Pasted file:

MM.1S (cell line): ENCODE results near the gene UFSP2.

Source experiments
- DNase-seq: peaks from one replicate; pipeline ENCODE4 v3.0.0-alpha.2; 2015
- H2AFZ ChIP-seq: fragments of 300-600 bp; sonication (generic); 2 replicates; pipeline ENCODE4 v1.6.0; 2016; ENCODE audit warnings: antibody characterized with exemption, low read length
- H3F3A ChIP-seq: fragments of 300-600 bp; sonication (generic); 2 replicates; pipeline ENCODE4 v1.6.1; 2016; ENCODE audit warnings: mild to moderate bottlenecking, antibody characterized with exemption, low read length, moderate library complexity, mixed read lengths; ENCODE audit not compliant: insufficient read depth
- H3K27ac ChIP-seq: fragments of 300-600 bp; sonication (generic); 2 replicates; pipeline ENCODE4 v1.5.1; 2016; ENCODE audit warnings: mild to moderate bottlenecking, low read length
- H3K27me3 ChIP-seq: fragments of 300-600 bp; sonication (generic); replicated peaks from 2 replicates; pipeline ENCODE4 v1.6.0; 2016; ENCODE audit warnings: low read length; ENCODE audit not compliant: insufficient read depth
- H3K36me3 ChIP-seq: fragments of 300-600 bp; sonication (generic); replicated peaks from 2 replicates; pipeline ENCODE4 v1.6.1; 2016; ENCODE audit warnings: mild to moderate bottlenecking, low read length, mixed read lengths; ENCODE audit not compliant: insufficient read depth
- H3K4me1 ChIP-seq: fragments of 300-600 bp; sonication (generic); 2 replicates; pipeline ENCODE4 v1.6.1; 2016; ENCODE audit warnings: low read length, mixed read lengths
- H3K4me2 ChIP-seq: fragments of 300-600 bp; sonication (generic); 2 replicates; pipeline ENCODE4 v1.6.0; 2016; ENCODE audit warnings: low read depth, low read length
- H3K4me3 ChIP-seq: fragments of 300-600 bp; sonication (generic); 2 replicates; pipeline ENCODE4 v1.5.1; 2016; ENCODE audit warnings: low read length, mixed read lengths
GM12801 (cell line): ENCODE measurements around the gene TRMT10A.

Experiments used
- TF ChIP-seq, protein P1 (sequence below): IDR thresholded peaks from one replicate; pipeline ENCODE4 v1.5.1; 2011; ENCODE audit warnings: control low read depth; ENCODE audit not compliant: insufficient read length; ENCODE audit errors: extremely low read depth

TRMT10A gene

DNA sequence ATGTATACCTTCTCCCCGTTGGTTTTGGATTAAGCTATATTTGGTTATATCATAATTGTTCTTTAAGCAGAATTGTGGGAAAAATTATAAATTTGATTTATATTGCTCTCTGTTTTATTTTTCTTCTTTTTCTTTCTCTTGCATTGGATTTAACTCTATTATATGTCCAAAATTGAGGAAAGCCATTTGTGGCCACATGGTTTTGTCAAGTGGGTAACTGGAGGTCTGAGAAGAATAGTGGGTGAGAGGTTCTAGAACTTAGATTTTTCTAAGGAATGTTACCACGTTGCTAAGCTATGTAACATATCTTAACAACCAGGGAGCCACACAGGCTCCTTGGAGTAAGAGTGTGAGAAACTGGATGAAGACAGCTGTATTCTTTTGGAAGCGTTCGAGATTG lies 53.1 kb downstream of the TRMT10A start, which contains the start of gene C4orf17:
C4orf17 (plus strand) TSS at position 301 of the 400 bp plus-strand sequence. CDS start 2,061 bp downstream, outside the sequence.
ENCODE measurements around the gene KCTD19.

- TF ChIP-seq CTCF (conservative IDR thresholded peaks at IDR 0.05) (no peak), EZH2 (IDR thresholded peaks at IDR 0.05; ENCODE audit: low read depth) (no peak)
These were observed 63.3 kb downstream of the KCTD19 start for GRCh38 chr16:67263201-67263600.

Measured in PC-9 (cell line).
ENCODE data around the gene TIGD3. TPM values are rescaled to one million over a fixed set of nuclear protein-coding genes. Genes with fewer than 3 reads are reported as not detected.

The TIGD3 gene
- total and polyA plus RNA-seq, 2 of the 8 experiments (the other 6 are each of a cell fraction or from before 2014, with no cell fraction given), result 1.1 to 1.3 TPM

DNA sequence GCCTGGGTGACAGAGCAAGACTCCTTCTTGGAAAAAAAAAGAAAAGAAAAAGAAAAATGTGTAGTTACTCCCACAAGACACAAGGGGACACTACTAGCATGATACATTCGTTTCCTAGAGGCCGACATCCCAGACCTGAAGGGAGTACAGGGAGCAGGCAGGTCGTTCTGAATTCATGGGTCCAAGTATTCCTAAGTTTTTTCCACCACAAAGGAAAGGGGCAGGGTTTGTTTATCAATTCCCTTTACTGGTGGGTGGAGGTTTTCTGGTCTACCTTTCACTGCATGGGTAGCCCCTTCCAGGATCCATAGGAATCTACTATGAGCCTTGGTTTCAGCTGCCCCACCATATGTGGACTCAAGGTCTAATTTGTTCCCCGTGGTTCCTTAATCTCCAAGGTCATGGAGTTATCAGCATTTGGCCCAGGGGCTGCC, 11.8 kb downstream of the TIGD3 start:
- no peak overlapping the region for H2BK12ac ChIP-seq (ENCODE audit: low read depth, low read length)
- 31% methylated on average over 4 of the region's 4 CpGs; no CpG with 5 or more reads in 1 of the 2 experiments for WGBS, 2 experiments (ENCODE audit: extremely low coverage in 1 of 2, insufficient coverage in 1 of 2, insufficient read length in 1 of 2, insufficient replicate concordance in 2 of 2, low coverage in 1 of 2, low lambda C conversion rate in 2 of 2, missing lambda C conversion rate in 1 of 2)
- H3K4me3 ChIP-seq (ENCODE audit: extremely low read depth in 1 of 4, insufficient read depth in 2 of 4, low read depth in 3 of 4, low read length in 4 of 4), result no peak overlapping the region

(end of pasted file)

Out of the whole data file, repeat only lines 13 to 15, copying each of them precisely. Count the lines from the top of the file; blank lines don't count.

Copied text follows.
Experiments used
- TF ChIP-seq, protein P1 (sequence below): IDR thresholded peaks from one replicate; pipeline ENCODE4 v1.5.1; 2011; ENCODE audit warnings: control low read depth; ENCODE audit not compliant: insufficient read length; ENCODE audit errors: extremely low read depth

TRMT10A gene